Samplings were done by digging and hand sorting method as proposed by Julka (1990). Soil lumps were broken and the soil was sifted between fingers to sort out the worms. Collected specimens were preserved in 5% formalin. Important anatomical details of earthworm were examined under a stereomicroscope (Nikon SMZ800N). Illustrations were made with the help of a drawing tube attached to the microscope. Specimens were identified following Stephenson (1920, 1923), Gates (1965), and Blakemore (2012). Collected specimens were housed at the museum, Department of Applied Zoology, Mangalore University, Mangalore, and laboratory of Advanced Centre for Environmental Studies and Sustainable Development (ACESSD), Mahatma Gandhi University, Kottayam, Kerala, India.
Drawida impertusa Stephenson, 1920
Drawida barwelli var. impertusus Stephenson, 1920: 200.
Drawida barwelli var. impertusa Stephenson, 1923: 134.
Drawida impertusa (Stephenson): Gates, 1965: 87.
Type locality: Victoria Gardens Bombay (Mumbai) (18.975o N, 72.825oE), Mumbai, Maharashtra State, India.
Type: ZSIC 301, BMNH 1925:5:12:77 (Reynolds & Wetzel 2020).
Material examined: ACESSD/EW/1177; 10 aclitellate, Nanjavalli (13.9928° N, 75.1876° E), Shivamogga District, Karnataka, India, 17 July 2017, elevation 610 m, edge of paddy field, coll. V. Hasyagar. (Image 1); 5 aclitellate, Eduvani (14.1948°N, 74.8348°E), Shivamogga District, Karnataka, India, 13 June 2017 elevation 549 m, semi-evergreen forest, coll. V. Hasyagar.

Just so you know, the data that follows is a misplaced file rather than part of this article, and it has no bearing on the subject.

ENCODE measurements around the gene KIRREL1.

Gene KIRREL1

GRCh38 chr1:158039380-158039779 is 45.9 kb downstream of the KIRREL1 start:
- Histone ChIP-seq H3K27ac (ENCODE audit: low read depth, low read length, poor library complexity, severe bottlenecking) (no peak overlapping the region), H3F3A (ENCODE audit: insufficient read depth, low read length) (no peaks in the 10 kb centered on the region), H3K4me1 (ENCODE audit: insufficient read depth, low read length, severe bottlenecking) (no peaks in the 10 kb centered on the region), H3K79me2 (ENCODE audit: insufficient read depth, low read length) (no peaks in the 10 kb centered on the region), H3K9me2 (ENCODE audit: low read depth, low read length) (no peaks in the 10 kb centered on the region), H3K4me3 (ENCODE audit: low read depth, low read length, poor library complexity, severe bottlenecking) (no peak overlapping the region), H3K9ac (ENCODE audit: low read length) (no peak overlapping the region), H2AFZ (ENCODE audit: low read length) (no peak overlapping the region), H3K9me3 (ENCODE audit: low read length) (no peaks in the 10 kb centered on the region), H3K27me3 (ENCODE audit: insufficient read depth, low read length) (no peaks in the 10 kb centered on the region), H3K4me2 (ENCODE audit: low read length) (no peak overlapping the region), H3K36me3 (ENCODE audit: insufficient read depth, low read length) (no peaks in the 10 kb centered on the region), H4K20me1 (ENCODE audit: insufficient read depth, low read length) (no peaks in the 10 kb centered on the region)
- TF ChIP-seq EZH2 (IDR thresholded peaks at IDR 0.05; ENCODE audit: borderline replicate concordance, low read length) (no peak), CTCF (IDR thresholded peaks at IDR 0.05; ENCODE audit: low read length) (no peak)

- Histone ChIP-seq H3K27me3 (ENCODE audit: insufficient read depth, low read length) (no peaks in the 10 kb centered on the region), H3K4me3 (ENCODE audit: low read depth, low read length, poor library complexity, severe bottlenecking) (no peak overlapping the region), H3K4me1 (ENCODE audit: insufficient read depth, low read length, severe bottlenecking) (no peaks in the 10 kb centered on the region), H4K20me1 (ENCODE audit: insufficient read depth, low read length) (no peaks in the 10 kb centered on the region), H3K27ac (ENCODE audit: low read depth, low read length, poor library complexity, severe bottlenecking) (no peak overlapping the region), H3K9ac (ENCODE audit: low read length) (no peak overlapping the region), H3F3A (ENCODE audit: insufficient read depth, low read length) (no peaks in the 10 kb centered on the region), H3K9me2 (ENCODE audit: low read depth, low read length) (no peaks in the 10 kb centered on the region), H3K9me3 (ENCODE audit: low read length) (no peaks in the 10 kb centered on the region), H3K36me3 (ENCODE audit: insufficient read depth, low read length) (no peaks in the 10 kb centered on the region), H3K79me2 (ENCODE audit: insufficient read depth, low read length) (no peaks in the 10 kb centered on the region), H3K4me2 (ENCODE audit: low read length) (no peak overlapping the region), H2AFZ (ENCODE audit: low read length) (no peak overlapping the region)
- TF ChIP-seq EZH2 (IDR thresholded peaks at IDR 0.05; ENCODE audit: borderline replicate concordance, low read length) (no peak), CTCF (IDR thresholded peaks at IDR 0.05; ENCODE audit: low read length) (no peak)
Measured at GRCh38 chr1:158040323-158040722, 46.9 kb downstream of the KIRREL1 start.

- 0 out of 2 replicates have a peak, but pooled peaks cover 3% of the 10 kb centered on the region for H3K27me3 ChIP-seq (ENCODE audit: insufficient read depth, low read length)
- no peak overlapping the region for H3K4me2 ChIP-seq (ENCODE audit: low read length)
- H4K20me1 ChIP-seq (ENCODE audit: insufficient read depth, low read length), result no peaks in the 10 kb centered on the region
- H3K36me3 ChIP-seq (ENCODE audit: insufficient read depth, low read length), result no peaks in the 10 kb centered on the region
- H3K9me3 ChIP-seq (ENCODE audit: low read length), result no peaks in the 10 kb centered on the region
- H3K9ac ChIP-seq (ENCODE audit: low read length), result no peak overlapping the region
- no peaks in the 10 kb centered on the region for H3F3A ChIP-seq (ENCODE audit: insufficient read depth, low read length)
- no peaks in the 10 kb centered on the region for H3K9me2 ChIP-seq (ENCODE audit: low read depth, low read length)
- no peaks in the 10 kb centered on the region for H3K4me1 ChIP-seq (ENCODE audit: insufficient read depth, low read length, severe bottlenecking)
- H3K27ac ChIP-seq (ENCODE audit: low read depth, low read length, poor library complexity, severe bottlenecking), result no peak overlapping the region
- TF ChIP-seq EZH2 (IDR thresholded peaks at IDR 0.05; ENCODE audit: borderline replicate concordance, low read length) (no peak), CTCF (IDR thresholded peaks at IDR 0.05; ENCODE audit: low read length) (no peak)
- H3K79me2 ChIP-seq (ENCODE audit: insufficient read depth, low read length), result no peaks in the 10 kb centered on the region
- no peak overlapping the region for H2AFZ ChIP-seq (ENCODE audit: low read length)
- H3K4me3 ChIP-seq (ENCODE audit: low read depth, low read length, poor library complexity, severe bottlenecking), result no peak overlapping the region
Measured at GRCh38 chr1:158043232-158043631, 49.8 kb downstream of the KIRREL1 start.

Description: Dimension: length 51–61 mm, diameter 3–4 mm, segments 144–168. Pigmentation dark pink at clitellar region, setae lumbricine, prostomium prolobous. Dorsal pores absent, indication present. Male pores are present on slightly raised papillae, bordered by thickened lips, at inter-segmental furrow 10/11, aligned to bc setal lines; genital markings present, paired, fairly large, long whitish papillae, anterior to male pores, in segment 10 (Figure 1). Genital glands absent. Female pores indistinct. Spermathecal pores paired, at inter-segmental furrow 7/8 below cd setal lines, close to c. Septa 5/6–7/8 muscular. Gizzards 4 in segments 12–15. Testis sacs paired, large irregular-shaped, anterior portion constricted by septum 9/10; vas deferens loosely coiled, entering prostate directly at median side. Prostates glandular, flat, sessile, circular (Figure 2); prostatic capsule circular. Spermathecae paired in segment 8, ampulla ovoid, each with short, lightly coiled duct, penetrating septum 7/8, ectal end lightly thickened (Figure 3); atrium absent. Ovisacs present in segments 12–13, slightly projecting to segment 14.